Today my teammates and I went to the Flight Line Badge class to gain access to the flight line so that we can attend the Fallen Comrade Ceremonies. We were a bit late getting to the Pink Palace, the location of the class and the only physical building located on Bagram. It actually has tiled floors and indoor plumbing, ohh the excitement! Anyways, we wound up about 10 minutes late and the soldier who was running the class was already talking the students through the power point test. We began to think we must have been told the wrong time because they appeared to have already gone through the class portion and moved onto the test. Turns out, the whole thing WAS only 10 min long! Most expedient military operation ever!
Afterwards it was a quick trip to the post office to pick up mail, a long line at the Base Exchange to pick up our pressed uniforms and then back to the office. After about an hour at the office, I went over to do my hospital visit and today was a really rewarding experience as I was able to meet and speak with several of the patients who were on the inbound Medivac that I assisted with last night. They actually remembered that I was there and it was just nice to have a chance to chat with them and follow up now that they were stable and resting in the hospital. I also spent almost half an hour holding the hand of a very very sick soldier in ICU. He was heavily sedated and unconscious, he had been hit by an IED which had badly damaged his stomach organs and he was I septic shock. His body looked so miserable and the nurse said he could hear me so I stayed much longer than normal just so he wouldn’t have to be alone.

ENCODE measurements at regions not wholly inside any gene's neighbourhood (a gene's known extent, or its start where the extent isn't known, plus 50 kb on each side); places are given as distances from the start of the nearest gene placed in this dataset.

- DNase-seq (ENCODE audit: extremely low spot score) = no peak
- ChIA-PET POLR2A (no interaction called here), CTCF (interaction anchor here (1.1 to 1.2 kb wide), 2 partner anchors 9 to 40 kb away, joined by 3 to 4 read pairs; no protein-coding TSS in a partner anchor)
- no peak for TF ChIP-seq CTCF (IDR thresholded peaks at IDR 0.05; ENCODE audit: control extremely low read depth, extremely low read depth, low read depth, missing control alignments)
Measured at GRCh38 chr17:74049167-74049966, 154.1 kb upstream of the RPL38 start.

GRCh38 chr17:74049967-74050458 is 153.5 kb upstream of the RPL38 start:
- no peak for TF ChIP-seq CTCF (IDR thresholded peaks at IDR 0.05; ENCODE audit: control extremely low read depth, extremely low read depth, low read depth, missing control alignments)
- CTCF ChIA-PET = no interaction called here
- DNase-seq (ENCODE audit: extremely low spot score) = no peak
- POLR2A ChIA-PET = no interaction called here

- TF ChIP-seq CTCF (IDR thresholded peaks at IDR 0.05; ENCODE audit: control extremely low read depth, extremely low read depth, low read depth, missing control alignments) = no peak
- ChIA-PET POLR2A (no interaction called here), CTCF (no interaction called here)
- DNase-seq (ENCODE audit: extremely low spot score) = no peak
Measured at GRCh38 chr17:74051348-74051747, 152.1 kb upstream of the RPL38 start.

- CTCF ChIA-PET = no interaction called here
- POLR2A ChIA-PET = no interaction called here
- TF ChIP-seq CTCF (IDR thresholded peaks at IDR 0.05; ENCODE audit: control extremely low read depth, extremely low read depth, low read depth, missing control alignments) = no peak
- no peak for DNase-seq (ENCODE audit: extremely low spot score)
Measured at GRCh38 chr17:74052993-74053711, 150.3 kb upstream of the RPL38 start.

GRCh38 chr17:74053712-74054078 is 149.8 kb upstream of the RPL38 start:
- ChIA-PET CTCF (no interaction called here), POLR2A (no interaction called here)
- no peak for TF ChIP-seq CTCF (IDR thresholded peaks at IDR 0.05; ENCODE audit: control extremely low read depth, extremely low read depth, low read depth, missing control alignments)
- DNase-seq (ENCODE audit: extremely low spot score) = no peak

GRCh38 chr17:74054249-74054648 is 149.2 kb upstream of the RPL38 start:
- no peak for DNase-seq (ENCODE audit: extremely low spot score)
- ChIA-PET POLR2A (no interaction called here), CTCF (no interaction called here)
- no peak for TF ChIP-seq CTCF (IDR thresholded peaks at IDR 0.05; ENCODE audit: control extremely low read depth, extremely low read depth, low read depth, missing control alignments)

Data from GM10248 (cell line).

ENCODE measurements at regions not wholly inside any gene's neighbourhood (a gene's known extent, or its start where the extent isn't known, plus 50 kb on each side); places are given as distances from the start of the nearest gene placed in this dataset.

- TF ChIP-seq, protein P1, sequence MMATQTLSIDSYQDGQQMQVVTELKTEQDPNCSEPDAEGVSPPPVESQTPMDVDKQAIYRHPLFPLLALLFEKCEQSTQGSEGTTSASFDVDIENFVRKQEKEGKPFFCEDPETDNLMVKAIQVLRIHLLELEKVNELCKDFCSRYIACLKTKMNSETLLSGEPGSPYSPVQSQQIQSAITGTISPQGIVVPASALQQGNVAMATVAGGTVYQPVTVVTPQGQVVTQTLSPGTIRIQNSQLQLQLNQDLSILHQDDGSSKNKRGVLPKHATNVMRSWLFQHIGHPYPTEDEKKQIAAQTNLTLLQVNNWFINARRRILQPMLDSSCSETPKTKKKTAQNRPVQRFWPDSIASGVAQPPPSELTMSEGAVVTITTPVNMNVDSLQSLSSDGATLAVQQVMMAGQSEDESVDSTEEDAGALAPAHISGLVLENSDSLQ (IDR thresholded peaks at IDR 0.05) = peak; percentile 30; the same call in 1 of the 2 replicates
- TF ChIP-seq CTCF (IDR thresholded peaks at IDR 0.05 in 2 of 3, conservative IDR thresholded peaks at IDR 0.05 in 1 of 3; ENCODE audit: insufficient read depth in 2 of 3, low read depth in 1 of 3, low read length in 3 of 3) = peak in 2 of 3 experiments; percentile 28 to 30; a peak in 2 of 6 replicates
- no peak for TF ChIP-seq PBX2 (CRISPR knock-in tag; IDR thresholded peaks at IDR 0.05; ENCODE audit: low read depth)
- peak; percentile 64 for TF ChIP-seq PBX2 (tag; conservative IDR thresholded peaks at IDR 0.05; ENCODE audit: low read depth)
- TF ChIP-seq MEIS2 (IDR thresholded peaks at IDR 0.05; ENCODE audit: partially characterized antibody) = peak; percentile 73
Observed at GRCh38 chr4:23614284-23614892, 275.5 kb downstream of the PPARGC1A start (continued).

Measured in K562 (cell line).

On a related note, we’ve been given approval to have a pizza party for the ICU staff and we are in the process of getting that event off the ground to honor their efforts which largely go unrecognized and unappreciated. It will also be nice to have the opportunity to social with the hospital staff because they often come across as unapproachable in the hospital, largely I suspect , due to the tragedies that they see everyday.